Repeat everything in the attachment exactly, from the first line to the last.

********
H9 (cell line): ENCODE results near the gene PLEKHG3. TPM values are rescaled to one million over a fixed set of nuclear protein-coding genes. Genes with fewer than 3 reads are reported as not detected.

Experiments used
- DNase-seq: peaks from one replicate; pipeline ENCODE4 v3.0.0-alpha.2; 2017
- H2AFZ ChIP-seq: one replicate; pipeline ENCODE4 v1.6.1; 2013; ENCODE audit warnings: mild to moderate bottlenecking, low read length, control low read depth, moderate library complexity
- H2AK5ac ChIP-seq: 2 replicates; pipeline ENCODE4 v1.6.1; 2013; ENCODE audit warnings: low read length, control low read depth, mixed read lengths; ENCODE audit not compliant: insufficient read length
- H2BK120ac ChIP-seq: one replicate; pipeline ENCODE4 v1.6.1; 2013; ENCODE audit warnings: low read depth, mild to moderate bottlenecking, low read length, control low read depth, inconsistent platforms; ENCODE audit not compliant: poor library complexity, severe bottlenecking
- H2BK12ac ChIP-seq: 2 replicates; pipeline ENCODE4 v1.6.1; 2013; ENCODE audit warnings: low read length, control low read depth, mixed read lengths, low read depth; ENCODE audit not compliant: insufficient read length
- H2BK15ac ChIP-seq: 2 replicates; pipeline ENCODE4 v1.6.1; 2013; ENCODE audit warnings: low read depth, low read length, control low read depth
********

H9 (cell line): ENCODE results near the gene PLEKHG3. TPM values are rescaled to one million over a fixed set of nuclear protein-coding genes. Genes with fewer than 3 reads are reported as not detected.

Experiments used
- DNase-seq: peaks from one replicate; pipeline ENCODE4 v3.0.0-alpha.2; 2017
- H2AFZ ChIP-seq: one replicate; pipeline ENCODE4 v1.6.1; 2013; ENCODE audit warnings: mild to moderate bottlenecking, low read length, control low read depth, moderate library complexity
- H2AK5ac ChIP-seq: 2 replicates; pipeline ENCODE4 v1.6.1; 2013; ENCODE audit warnings: low read length, control low read depth, mixed read lengths; ENCODE audit not compliant: insufficient read length
- H2BK120ac ChIP-seq: one replicate; pipeline ENCODE4 v1.6.1; 2013; ENCODE audit warnings: low read depth, mild to moderate bottlenecking, low read length, control low read depth, inconsistent platforms; ENCODE audit not compliant: poor library complexity, severe bottlenecking
- H2BK12ac ChIP-seq: 2 replicates; pipeline ENCODE4 v1.6.1; 2013; ENCODE audit warnings: low read length, control low read depth, mixed read lengths, low read depth; ENCODE audit not compliant: insufficient read length
- H2BK15ac ChIP-seq: 2 replicates; pipeline ENCODE4 v1.6.1; 2013; ENCODE audit warnings: low read depth, low read length, control low read depth